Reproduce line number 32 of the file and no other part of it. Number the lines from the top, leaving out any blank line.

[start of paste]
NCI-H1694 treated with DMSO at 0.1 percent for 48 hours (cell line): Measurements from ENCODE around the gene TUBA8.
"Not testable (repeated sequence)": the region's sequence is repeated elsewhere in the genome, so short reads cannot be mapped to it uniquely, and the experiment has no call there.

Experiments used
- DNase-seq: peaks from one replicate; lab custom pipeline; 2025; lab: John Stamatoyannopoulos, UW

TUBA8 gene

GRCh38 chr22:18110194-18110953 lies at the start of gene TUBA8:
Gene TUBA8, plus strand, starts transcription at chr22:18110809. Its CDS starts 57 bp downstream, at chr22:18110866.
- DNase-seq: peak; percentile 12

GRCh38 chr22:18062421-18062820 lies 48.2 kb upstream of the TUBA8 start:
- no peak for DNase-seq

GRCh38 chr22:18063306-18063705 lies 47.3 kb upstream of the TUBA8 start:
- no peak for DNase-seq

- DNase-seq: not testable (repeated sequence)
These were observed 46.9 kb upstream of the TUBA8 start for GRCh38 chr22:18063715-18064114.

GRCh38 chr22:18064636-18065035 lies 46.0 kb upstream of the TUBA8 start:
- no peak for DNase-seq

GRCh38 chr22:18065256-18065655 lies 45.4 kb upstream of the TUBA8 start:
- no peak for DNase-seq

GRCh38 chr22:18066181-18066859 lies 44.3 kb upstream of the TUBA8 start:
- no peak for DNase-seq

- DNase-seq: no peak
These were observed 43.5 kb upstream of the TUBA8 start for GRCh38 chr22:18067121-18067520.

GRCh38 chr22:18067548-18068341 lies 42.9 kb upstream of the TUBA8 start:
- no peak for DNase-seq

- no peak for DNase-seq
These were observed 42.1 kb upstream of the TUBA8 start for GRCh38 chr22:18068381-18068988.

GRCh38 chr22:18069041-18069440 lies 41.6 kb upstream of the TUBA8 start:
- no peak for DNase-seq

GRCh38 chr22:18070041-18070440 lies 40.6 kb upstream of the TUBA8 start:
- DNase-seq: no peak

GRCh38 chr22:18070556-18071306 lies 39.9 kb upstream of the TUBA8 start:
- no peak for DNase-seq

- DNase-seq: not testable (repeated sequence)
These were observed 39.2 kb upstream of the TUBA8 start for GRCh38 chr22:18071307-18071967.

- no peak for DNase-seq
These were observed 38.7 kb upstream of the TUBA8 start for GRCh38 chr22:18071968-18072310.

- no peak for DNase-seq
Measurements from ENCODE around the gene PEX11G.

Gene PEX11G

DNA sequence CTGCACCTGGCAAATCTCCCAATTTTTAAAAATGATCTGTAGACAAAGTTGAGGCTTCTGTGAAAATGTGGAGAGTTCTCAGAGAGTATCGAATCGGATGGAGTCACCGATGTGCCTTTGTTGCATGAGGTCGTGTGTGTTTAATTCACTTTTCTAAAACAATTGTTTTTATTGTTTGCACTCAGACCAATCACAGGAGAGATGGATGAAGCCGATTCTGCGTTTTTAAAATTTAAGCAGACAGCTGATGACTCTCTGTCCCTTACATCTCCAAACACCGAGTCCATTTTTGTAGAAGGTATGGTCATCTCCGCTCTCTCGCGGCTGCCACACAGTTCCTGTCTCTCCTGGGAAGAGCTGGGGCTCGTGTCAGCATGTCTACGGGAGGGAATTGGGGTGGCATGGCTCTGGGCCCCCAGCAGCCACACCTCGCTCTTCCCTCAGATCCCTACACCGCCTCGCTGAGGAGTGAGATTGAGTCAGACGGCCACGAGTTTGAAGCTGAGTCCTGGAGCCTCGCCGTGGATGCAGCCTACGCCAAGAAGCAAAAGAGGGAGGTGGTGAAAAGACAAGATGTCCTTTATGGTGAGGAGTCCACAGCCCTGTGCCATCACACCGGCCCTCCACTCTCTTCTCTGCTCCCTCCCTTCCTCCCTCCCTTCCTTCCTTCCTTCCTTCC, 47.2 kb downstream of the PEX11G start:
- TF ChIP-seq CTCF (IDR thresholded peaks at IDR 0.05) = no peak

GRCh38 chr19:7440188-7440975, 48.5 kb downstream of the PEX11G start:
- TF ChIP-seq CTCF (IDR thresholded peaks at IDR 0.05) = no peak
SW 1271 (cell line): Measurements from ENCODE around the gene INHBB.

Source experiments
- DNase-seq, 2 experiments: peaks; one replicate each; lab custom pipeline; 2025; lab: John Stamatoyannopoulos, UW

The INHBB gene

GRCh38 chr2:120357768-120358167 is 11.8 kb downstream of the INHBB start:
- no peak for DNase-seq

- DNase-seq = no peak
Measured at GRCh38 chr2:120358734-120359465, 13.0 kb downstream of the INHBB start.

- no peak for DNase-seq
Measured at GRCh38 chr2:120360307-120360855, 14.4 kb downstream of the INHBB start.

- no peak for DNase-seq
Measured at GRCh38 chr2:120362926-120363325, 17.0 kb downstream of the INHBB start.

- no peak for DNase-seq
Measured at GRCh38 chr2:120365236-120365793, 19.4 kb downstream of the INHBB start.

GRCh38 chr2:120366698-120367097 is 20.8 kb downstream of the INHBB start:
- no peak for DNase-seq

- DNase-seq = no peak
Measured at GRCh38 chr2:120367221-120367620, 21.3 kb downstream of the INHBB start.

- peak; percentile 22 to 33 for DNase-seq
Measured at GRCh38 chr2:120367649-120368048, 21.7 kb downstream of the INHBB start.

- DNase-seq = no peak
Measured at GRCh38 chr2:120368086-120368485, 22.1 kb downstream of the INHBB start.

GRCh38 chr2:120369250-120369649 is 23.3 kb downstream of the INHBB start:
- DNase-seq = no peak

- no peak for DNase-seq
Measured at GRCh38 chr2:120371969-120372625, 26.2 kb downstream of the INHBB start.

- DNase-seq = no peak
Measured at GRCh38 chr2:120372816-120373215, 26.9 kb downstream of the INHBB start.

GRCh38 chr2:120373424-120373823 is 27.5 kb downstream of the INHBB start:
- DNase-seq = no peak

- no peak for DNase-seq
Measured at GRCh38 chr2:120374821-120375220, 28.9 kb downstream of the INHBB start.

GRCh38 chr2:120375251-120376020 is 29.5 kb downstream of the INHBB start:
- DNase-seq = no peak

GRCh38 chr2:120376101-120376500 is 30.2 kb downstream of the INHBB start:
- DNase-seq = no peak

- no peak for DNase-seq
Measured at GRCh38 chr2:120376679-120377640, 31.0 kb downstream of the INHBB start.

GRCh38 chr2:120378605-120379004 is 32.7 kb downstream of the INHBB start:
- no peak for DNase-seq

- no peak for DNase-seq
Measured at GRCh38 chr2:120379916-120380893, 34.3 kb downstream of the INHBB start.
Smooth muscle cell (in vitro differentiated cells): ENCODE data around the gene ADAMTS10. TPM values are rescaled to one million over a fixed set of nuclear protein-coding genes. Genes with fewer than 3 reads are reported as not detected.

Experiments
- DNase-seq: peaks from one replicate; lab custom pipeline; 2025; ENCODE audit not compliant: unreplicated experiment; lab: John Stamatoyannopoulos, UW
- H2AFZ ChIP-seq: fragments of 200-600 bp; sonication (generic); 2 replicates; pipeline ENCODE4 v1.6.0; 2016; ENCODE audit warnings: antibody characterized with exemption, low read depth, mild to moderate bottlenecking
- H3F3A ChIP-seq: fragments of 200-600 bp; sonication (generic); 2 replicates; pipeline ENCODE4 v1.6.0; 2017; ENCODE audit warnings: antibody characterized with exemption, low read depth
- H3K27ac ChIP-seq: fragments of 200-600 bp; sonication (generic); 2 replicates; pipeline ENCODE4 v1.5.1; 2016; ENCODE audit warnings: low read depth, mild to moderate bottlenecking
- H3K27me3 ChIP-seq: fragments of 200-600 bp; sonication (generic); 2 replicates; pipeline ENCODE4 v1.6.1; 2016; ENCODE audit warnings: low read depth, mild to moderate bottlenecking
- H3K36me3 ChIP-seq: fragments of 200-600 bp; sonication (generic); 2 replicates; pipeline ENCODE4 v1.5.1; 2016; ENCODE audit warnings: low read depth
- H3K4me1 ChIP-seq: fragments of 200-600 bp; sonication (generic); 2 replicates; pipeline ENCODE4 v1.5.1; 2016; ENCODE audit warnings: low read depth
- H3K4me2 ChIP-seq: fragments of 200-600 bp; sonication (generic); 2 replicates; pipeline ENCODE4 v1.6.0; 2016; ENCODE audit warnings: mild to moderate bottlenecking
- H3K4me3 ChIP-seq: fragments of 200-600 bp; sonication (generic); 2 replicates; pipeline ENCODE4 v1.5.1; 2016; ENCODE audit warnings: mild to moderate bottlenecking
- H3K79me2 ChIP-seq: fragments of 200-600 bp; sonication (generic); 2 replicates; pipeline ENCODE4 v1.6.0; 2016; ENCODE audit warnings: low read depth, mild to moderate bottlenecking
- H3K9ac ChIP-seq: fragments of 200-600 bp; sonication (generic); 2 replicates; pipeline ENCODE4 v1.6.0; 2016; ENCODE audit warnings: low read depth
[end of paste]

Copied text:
- no peak for DNase-seq